Patients who are not known to have cardiovascular disease or diabetes, are over 75 years old, and who have persistently elevated blood pressure based on the three most recent consecutive readings.b
aAssumed values for missing variables were derived from the Health Survey for England 2003 as the median values for the 50–75 year age group for total serum cholesterol (males 5.7 mmol/l, females 6.2 mmol/l), high-density lipoprotein cholesterol (males 1.4 mmol/l, females 1.7 mmol/l), and systolic blood pressure (males 135 mmHg, females 132 mmHg). bSystolic blood pressure ≥160mmHg or diastolic blood pressure ≥100mmHg for each of the last three measurements.
The e-Nudge software tool
The e-Nudge searches electronic health records for cardiovascular risk factor data and builds lists of patients identified in each of four groups A–D (Box 1). Cardiovascular risk is estimated using the Framingham risk equation applied to the most recent risk factor measurements.5 The lists are updated every 24 hours to take account of new information. When the records of a patient are accessed, a screen alert message appears if the patient is currently in one of the groups. This happens during a consultation with the patient, or when notes are opened for any other clinical or administrative reason. The message explains why the patient has been identified, and, in the case of patients with insufficient information for a risk estimate, states which data are required. The user is not obliged to respond to the alert but the message continues to appear on opening the notes until the patient's record is updated in such a way that the patient is no longer in one of the groups (for example, by recording a blood pressure measurement if this was missing).
How this fits in
Cardiovascular risk factor data are recorded electronically in UK general practice, but identifying high-risk individuals requires the use of risk algorithms. A cardiovascular risk assessment tool applied to a practice database can identify people at raised risk and those most likely to benefit from further data collection. When linked to screen alert messages, this tool increased the visibility of the high-risk population and the adequacy of data to support risk estimation, but did not reduce cardiovascular event rates significantly over a 2 year period.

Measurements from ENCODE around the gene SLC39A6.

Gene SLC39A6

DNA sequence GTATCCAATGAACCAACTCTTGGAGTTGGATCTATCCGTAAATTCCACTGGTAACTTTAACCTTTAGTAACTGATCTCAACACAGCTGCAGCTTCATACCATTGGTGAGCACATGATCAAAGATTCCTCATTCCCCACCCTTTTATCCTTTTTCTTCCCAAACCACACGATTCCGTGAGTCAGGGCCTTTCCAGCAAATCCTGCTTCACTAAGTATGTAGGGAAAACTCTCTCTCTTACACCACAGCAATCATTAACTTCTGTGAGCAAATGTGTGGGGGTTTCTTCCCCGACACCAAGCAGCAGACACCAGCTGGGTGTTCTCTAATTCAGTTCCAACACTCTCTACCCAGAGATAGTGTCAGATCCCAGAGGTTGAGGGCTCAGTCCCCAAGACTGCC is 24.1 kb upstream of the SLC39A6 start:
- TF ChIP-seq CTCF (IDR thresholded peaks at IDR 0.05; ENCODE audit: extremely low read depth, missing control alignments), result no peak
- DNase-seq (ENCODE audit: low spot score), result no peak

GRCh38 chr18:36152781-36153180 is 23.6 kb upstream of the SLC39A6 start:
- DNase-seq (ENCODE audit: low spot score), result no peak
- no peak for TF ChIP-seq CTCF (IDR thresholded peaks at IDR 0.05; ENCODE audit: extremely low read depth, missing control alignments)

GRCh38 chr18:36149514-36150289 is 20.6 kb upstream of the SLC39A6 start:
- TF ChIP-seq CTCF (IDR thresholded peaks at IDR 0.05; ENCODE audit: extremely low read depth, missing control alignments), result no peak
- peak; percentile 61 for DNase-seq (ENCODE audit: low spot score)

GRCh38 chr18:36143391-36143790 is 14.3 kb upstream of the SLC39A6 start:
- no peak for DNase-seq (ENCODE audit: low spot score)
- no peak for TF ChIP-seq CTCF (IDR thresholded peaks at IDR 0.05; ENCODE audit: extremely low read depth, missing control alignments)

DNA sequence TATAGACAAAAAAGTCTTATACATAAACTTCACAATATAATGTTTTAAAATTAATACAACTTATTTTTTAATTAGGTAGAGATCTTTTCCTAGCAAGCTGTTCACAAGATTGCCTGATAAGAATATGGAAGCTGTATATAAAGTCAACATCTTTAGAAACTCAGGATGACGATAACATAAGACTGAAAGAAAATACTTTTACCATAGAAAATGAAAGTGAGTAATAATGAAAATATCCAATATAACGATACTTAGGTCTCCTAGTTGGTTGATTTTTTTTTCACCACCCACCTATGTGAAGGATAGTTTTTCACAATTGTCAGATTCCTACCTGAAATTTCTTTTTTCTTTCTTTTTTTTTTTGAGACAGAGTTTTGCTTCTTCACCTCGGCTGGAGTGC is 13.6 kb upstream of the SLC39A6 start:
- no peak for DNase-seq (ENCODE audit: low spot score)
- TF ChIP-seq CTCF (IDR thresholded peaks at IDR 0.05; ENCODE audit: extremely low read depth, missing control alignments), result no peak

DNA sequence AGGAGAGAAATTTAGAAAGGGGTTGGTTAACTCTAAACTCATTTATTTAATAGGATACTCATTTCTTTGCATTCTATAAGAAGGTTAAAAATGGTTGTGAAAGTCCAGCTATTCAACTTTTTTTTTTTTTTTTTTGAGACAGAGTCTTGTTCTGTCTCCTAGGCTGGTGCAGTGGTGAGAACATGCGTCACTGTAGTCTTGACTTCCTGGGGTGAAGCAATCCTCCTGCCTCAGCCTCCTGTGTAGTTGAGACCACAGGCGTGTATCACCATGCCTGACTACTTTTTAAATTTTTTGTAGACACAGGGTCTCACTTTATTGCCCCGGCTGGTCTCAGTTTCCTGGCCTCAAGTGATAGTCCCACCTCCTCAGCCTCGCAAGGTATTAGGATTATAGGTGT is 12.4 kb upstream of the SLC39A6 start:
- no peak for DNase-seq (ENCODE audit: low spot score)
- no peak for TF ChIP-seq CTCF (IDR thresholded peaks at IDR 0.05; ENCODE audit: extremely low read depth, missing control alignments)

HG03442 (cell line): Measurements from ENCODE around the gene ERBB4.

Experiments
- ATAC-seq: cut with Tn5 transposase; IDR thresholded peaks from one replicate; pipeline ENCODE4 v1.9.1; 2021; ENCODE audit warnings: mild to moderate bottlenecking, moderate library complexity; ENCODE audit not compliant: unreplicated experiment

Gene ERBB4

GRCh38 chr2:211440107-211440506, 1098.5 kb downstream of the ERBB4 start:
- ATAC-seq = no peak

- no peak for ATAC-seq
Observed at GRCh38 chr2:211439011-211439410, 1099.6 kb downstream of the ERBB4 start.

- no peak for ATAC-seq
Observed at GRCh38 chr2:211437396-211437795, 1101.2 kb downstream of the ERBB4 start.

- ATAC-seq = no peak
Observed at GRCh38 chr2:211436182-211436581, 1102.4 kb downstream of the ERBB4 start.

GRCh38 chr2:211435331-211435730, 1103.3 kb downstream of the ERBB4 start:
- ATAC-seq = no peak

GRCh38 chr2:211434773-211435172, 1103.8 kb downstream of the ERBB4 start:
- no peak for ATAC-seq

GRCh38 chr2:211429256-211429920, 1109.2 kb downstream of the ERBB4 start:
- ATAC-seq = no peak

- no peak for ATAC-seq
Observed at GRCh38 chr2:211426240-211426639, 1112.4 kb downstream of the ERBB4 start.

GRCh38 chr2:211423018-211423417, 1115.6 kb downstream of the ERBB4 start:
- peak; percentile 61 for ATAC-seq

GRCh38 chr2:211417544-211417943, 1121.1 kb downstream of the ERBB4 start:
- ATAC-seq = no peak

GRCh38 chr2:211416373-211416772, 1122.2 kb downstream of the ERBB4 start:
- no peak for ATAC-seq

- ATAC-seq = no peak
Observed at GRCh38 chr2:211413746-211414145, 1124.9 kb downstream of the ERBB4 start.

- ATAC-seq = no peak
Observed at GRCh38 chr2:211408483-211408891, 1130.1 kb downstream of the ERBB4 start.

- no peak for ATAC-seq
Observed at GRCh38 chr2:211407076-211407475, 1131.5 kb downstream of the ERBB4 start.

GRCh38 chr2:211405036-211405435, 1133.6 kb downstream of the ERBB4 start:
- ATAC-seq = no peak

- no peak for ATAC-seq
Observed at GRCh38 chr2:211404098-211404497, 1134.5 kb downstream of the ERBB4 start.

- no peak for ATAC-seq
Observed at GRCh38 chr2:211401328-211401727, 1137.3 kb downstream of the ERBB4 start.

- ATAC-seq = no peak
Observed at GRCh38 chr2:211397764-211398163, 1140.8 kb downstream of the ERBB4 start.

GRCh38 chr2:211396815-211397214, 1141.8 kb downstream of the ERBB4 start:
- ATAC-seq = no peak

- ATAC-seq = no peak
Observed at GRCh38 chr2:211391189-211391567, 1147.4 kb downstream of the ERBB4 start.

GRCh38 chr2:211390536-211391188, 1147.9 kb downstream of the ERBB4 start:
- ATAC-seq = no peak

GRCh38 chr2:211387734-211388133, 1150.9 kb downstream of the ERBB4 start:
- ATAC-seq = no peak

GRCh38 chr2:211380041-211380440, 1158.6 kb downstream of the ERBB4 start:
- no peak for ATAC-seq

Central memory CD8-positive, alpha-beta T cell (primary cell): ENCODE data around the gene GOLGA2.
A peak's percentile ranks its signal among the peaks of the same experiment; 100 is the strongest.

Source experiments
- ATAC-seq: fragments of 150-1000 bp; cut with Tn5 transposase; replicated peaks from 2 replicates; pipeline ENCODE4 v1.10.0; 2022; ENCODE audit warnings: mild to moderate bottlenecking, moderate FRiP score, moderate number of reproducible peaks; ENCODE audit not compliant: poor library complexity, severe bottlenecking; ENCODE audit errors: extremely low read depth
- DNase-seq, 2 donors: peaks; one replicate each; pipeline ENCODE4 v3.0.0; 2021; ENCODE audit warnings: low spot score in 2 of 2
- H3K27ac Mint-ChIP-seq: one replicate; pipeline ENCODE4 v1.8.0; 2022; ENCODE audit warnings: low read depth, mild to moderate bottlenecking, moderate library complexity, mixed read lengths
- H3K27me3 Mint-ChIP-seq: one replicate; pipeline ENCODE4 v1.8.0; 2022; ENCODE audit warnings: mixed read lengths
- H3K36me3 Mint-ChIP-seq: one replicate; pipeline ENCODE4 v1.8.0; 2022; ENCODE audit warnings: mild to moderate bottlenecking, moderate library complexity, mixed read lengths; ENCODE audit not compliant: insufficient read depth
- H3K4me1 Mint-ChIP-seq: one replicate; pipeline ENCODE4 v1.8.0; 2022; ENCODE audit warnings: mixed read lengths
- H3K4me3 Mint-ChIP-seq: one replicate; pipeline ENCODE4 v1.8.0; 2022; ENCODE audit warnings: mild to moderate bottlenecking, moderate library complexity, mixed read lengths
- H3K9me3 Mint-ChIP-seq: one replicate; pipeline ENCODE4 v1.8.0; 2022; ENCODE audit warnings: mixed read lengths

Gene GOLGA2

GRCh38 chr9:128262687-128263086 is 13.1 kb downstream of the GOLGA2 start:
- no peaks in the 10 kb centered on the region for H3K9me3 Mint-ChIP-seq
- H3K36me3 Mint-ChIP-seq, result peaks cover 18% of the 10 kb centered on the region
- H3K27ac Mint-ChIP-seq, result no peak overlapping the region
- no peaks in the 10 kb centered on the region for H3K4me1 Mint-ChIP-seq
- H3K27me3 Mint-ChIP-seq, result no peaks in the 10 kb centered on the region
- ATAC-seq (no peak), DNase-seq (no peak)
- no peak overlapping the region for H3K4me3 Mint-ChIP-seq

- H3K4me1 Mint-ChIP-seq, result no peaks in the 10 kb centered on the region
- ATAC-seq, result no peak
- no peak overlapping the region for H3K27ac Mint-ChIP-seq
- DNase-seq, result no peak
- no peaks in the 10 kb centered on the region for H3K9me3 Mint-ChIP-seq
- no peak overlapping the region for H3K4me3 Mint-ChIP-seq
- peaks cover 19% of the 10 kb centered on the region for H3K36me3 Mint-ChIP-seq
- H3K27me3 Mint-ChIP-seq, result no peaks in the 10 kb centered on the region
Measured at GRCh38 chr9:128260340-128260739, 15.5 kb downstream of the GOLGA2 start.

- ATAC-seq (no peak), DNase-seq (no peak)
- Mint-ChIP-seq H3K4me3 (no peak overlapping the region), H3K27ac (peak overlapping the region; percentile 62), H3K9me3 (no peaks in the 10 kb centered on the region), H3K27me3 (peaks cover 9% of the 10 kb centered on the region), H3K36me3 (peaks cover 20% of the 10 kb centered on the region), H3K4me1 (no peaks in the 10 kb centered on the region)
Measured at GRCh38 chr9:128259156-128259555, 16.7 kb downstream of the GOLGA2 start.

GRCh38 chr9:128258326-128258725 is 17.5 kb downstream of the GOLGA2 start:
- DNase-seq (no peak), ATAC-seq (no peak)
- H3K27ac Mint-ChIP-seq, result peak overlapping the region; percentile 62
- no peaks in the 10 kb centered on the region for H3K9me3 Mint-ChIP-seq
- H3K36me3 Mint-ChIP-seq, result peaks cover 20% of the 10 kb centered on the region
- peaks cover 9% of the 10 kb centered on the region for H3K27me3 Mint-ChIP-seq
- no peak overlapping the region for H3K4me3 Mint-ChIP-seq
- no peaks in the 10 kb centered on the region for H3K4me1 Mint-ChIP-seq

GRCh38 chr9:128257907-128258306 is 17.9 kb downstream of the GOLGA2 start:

The e-Nudge was installed in all participating practices. An email was sent to the practice manager (or nominated administrative staff member) every 8 weeks to remind them that lists of intervention patients in the various groups were available for viewing in their practice, but no action was mandatory for the purposes of the study. For those patients randomised in the intervention arm, the software produces screen reminders as described above. For those patients in the control arm, the e-Nudge recorded if they were in any of the groups but did not generate reminders. Access to the group lists was only possible for the intervention patients. Figure 1 gives an example of a Group A alert message appearing on the screen.
Eligible practices were those running EMIS (Egton Medical Information Systems) LV software, as this was required to install the e-Nudge system. No other eligibility criteria were applied. EMIS supply clinical and administrative software to nearly 60% of UK practices, and 80% of their systems use the LV version. The majority of EMIS LV practices in Coventry and Warwickshire (41 out of 71 available practices) were invited to take part, and all that were willing were accepted into the trial. The 19 participant practices were based in diverse settings including rural, suburban, and inner-city environments. The practice list sizes varied from <2000 to >14 000 patients, and from single-handed practitioners to large group practices with more than six partners. Coronary heart disease indirectly standardised mortality ratios (for 2003–2005) ranged from 74 to 110 in the districts served by the practices.
The records of all individuals aged over 50 years and registered with participating practices were included in the trial. This age range was chosen to ensure a study group at relatively high cardiovascular risk.
Outcomes and sample size
The annual cardiovascular event rate was the primary outcome used for the power calculation. Assuming a cardiovascular event rate of 1260 events per 100 000 person-years (all ages) in the control arm,6 and a 10% lower event rate in the intervention arm (rate ratio of intervention to control of 0.9), a total sample of about 70 000 patients followed up for 2 years gives 80% power for a test at level 5% (two-sided) allowing for 15% withdrawal.7 This calculation was based on all-age event rates as it was not possible to find an event rate specifically for the over 50s at the time the trial was designed. The intervention was applied to the over 50s population and the outcome was measured in this age group only. A higher event rate was expected in this age group.